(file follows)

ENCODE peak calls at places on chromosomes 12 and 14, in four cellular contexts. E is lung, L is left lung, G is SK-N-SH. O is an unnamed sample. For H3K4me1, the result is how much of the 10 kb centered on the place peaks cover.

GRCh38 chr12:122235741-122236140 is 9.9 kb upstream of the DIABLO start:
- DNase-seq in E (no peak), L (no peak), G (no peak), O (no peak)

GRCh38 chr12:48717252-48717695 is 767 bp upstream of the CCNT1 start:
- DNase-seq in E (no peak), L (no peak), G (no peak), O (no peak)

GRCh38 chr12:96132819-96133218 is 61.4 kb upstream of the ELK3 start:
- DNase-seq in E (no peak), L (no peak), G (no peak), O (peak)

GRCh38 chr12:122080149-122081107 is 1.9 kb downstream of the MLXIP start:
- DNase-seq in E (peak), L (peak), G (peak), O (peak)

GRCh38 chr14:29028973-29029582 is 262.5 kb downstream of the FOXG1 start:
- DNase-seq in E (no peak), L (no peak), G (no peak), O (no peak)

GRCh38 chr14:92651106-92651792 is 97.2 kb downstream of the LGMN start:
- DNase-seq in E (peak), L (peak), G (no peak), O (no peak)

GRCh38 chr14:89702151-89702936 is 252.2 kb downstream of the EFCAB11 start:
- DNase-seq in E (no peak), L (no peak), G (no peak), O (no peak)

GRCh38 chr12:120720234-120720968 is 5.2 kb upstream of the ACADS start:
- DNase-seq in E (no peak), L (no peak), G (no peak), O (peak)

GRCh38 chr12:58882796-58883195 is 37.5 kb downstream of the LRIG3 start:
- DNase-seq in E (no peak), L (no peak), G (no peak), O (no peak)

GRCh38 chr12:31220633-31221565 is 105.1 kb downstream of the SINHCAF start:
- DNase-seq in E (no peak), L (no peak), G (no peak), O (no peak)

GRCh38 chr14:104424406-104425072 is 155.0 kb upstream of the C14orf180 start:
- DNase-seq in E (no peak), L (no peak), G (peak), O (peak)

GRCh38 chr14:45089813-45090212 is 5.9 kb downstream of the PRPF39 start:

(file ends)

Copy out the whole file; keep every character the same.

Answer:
ENCODE peak calls at places on chromosomes 12 and 14, in four cellular contexts. E is lung, L is left lung, G is SK-N-SH. O is an unnamed sample. For H3K4me1, the result is how much of the 10 kb centered on the place peaks cover.

GRCh38 chr12:122235741-122236140 is 9.9 kb upstream of the DIABLO start:
- DNase-seq in E (no peak), L (no peak), G (no peak), O (no peak)

GRCh38 chr12:48717252-48717695 is 767 bp upstream of the CCNT1 start:
- DNase-seq in E (no peak), L (no peak), G (no peak), O (no peak)

GRCh38 chr12:96132819-96133218 is 61.4 kb upstream of the ELK3 start:
- DNase-seq in E (no peak), L (no peak), G (no peak), O (peak)

GRCh38 chr12:122080149-122081107 is 1.9 kb downstream of the MLXIP start:
- DNase-seq in E (peak), L (peak), G (peak), O (peak)

GRCh38 chr14:29028973-29029582 is 262.5 kb downstream of the FOXG1 start:
- DNase-seq in E (no peak), L (no peak), G (no peak), O (no peak)

GRCh38 chr14:92651106-92651792 is 97.2 kb downstream of the LGMN start:
- DNase-seq in E (peak), L (peak), G (no peak), O (no peak)

GRCh38 chr14:89702151-89702936 is 252.2 kb downstream of the EFCAB11 start:
- DNase-seq in E (no peak), L (no peak), G (no peak), O (no peak)

GRCh38 chr12:120720234-120720968 is 5.2 kb upstream of the ACADS start:
- DNase-seq in E (no peak), L (no peak), G (no peak), O (peak)

GRCh38 chr12:58882796-58883195 is 37.5 kb downstream of the LRIG3 start:
- DNase-seq in E (no peak), L (no peak), G (no peak), O (no peak)

GRCh38 chr12:31220633-31221565 is 105.1 kb downstream of the SINHCAF start:
- DNase-seq in E (no peak), L (no peak), G (no peak), O (no peak)

GRCh38 chr14:104424406-104425072 is 155.0 kb upstream of the C14orf180 start:
- DNase-seq in E (no peak), L (no peak), G (peak), O (peak)

GRCh38 chr14:45089813-45090212 is 5.9 kb downstream of the PRPF39 start: